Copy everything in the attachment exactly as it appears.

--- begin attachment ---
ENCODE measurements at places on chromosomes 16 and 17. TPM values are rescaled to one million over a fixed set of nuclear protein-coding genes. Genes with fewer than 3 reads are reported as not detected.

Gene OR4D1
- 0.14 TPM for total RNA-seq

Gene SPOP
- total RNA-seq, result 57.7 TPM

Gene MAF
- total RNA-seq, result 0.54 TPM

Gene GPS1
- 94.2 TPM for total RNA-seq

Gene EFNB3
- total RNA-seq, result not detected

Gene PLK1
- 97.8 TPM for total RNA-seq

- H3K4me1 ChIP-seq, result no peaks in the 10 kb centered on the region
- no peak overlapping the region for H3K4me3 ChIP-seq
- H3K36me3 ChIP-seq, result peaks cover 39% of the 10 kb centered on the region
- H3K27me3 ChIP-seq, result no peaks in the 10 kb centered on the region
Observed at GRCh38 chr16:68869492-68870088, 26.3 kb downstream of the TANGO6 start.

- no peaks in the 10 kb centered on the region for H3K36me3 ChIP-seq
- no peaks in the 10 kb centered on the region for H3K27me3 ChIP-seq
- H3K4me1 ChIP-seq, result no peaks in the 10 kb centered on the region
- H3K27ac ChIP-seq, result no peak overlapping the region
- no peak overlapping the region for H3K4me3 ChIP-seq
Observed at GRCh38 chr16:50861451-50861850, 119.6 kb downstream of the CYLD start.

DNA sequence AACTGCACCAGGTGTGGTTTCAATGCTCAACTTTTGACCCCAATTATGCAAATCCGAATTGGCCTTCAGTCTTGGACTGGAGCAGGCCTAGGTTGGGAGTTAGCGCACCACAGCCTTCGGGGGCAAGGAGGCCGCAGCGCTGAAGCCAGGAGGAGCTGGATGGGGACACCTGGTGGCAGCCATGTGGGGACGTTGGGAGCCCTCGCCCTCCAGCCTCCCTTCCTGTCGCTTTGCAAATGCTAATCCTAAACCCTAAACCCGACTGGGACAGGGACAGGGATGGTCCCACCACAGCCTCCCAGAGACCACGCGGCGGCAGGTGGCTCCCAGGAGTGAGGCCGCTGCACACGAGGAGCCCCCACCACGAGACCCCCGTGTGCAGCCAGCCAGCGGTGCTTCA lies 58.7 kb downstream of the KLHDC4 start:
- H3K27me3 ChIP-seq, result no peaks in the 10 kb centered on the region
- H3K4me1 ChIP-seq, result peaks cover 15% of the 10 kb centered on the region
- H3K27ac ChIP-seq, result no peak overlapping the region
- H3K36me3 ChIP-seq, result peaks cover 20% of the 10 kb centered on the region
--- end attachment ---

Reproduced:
ENCODE measurements at places on chromosomes 16 and 17. TPM values are rescaled to one million over a fixed set of nuclear protein-coding genes. Genes with fewer than 3 reads are reported as not detected.

Gene OR4D1
- 0.14 TPM for total RNA-seq

Gene SPOP
- total RNA-seq, result 57.7 TPM

Gene MAF
- total RNA-seq, result 0.54 TPM

Gene GPS1
- 94.2 TPM for total RNA-seq

Gene EFNB3
- total RNA-seq, result not detected

Gene PLK1
- 97.8 TPM for total RNA-seq

- H3K4me1 ChIP-seq, result no peaks in the 10 kb centered on the region
- no peak overlapping the region for H3K4me3 ChIP-seq
- H3K36me3 ChIP-seq, result peaks cover 39% of the 10 kb centered on the region
- H3K27me3 ChIP-seq, result no peaks in the 10 kb centered on the region
Observed at GRCh38 chr16:68869492-68870088, 26.3 kb downstream of the TANGO6 start.

- no peaks in the 10 kb centered on the region for H3K36me3 ChIP-seq
- no peaks in the 10 kb centered on the region for H3K27me3 ChIP-seq
- H3K4me1 ChIP-seq, result no peaks in the 10 kb centered on the region
- H3K27ac ChIP-seq, result no peak overlapping the region
- no peak overlapping the region for H3K4me3 ChIP-seq
Observed at GRCh38 chr16:50861451-50861850, 119.6 kb downstream of the CYLD start.

DNA sequence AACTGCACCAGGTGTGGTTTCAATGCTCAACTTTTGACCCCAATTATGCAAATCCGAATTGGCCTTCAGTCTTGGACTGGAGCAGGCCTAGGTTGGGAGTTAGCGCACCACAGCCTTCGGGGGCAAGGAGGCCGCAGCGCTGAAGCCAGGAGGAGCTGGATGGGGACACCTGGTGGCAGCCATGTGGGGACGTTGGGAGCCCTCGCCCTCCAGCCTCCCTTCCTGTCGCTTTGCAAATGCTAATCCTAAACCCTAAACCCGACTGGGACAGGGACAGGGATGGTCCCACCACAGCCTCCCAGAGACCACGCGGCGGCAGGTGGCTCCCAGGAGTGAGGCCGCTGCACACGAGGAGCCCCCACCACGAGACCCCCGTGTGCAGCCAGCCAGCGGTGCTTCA lies 58.7 kb downstream of the KLHDC4 start:
- H3K27me3 ChIP-seq, result no peaks in the 10 kb centered on the region
- H3K4me1 ChIP-seq, result peaks cover 15% of the 10 kb centered on the region
- H3K27ac ChIP-seq, result no peak overlapping the region
- H3K36me3 ChIP-seq, result peaks cover 20% of the 10 kb centered on the region